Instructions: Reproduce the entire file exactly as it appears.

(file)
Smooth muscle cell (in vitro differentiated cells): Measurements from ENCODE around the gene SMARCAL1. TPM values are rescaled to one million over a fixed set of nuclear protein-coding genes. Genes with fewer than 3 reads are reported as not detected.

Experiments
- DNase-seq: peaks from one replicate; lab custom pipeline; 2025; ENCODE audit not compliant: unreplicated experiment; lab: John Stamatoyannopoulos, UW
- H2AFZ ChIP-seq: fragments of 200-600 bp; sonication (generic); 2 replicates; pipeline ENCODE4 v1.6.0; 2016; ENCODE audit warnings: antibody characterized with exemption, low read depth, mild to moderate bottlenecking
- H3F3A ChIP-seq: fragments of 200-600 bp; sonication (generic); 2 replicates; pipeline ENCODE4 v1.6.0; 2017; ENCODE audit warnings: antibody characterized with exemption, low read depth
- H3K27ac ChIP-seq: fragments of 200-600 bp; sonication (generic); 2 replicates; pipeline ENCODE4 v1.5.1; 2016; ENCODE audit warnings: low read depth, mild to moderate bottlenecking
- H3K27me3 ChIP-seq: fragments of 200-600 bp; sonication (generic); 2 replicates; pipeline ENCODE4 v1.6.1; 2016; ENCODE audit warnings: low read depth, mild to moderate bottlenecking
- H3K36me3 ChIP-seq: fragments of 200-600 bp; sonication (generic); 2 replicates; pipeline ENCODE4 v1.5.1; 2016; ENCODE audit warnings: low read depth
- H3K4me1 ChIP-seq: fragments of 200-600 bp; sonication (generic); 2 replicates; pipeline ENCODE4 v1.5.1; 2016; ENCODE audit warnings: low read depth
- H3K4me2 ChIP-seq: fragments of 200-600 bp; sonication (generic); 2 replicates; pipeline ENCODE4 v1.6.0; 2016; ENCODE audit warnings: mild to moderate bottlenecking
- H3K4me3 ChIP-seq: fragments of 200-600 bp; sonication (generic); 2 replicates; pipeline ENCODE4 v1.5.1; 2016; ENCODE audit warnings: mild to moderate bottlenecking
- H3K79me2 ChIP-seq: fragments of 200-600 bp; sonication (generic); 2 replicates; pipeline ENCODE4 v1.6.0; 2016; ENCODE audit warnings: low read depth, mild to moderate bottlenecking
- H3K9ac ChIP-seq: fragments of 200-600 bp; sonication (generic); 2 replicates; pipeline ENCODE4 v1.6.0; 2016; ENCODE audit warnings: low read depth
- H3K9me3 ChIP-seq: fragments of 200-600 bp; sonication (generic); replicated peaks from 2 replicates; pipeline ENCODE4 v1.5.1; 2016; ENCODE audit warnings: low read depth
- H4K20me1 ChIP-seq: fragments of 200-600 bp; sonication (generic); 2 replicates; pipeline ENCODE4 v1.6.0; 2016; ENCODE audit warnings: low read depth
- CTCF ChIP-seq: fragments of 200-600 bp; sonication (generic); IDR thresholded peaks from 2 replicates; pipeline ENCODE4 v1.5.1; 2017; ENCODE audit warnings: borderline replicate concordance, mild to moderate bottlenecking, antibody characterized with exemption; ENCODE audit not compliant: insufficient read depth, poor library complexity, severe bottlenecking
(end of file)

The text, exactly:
Smooth muscle cell (in vitro differentiated cells): Measurements from ENCODE around the gene SMARCAL1. TPM values are rescaled to one million over a fixed set of nuclear protein-coding genes. Genes with fewer than 3 reads are reported as not detected.

Experiments
- DNase-seq: peaks from one replicate; lab custom pipeline; 2025; ENCODE audit not compliant: unreplicated experiment; lab: John Stamatoyannopoulos, UW
- H2AFZ ChIP-seq: fragments of 200-600 bp; sonication (generic); 2 replicates; pipeline ENCODE4 v1.6.0; 2016; ENCODE audit warnings: antibody characterized with exemption, low read depth, mild to moderate bottlenecking
- H3F3A ChIP-seq: fragments of 200-600 bp; sonication (generic); 2 replicates; pipeline ENCODE4 v1.6.0; 2017; ENCODE audit warnings: antibody characterized with exemption, low read depth
- H3K27ac ChIP-seq: fragments of 200-600 bp; sonication (generic); 2 replicates; pipeline ENCODE4 v1.5.1; 2016; ENCODE audit warnings: low read depth, mild to moderate bottlenecking
- H3K27me3 ChIP-seq: fragments of 200-600 bp; sonication (generic); 2 replicates; pipeline ENCODE4 v1.6.1; 2016; ENCODE audit warnings: low read depth, mild to moderate bottlenecking
- H3K36me3 ChIP-seq: fragments of 200-600 bp; sonication (generic); 2 replicates; pipeline ENCODE4 v1.5.1; 2016; ENCODE audit warnings: low read depth
- H3K4me1 ChIP-seq: fragments of 200-600 bp; sonication (generic); 2 replicates; pipeline ENCODE4 v1.5.1; 2016; ENCODE audit warnings: low read depth
- H3K4me2 ChIP-seq: fragments of 200-600 bp; sonication (generic); 2 replicates; pipeline ENCODE4 v1.6.0; 2016; ENCODE audit warnings: mild to moderate bottlenecking
- H3K4me3 ChIP-seq: fragments of 200-600 bp; sonication (generic); 2 replicates; pipeline ENCODE4 v1.5.1; 2016; ENCODE audit warnings: mild to moderate bottlenecking
- H3K79me2 ChIP-seq: fragments of 200-600 bp; sonication (generic); 2 replicates; pipeline ENCODE4 v1.6.0; 2016; ENCODE audit warnings: low read depth, mild to moderate bottlenecking
- H3K9ac ChIP-seq: fragments of 200-600 bp; sonication (generic); 2 replicates; pipeline ENCODE4 v1.6.0; 2016; ENCODE audit warnings: low read depth
- H3K9me3 ChIP-seq: fragments of 200-600 bp; sonication (generic); replicated peaks from 2 replicates; pipeline ENCODE4 v1.5.1; 2016; ENCODE audit warnings: low read depth
- H4K20me1 ChIP-seq: fragments of 200-600 bp; sonication (generic); 2 replicates; pipeline ENCODE4 v1.6.0; 2016; ENCODE audit warnings: low read depth
- CTCF ChIP-seq: fragments of 200-600 bp; sonication (generic); IDR thresholded peaks from 2 replicates; pipeline ENCODE4 v1.5.1; 2017; ENCODE audit warnings: borderline replicate concordance, mild to moderate bottlenecking, antibody characterized with exemption; ENCODE audit not compliant: insufficient read depth, poor library complexity, severe bottlenecking